SOMA, Turkey (Reuters) - Loudspeakers broadcast the names of the dead as rows of graves were filled in this close-knit Turkish mining town on Thursday, while thousands protested in major cities as grief turned to anger following the country’s deadliest industrial disaster.
Rescuers were still trying to reach parts of the coal mine in Soma, 480 km (300 miles) southwest of Istanbul, more than 48 hours after fire knocked out power and shut down the ventilation shafts and elevators, trapping hundreds underground.
At least 283 people have been confirmed dead, mostly from carbon monoxide poisoning, and hopes are fading of pulling out any more alive of the 100 or so still thought to be inside.
Anger has swept a country that experienced a decade of rapid economic growth under Prime Minister Tayyip Erdogan’s Islamist-rooted government but still suffers from one of the world’s worst records of workplace safety.
Furious residents heckled Erdogan on Wednesday as he toured the town, angry at what they see as the government’s coziness with mining tycoons, its failure to ensure safety and a lack of information on the rescue effort.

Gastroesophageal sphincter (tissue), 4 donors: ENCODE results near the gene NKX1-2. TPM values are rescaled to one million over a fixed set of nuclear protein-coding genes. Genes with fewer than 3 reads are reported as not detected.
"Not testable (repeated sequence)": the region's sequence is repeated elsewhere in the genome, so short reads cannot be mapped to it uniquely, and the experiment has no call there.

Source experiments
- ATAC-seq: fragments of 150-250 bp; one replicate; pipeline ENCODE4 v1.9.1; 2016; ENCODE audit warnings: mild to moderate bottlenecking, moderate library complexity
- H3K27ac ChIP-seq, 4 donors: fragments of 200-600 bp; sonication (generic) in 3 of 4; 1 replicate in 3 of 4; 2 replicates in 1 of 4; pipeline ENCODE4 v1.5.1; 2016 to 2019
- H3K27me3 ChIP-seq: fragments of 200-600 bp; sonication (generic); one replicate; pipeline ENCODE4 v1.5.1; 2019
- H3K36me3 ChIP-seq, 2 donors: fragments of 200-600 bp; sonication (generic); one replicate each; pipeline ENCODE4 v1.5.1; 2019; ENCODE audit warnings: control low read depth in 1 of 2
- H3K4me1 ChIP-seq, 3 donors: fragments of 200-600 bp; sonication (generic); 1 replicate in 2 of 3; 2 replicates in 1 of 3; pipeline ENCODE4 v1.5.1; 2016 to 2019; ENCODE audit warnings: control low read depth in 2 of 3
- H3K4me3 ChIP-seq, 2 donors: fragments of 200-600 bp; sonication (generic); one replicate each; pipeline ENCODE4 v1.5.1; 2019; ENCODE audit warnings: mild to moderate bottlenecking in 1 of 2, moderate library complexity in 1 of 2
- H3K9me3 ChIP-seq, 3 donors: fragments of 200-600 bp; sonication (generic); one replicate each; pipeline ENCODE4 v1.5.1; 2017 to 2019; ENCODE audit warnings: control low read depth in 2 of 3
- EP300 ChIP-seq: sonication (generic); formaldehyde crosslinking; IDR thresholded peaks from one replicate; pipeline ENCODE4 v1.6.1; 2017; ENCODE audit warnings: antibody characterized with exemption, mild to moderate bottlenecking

Access to the mine entrance was blocked by paramilitary police roadblocks several kilometers away for a visit by President Abdullah Gul on Thursday. Officers searched cars.
“We came here to share the grief and wait for our friends to come out but we were not allowed. Is the president’s pain greater than ours?” asked Emre, an 18-year-old trying to get to the mine who said friends from his village were still trapped.
Erdogan, who announced three days of national mourning from Tuesday, expressed regret for the disaster but said such accidents were not uncommon, and turned defensive when asked if sufficient precautions had been in place.
Newspaper Radikal published an amateur video clip on its website appearing to show Erdogan saying “Come here and jeer at me!” as he walked through a hostile crowd in the town.
A picture doing the rounds on social media of one of his deputy personal assistants, Yusuf Yerkel, kicking a protester as he was wrestled to the ground by armed special forces officers did little to help the prime minister’s image.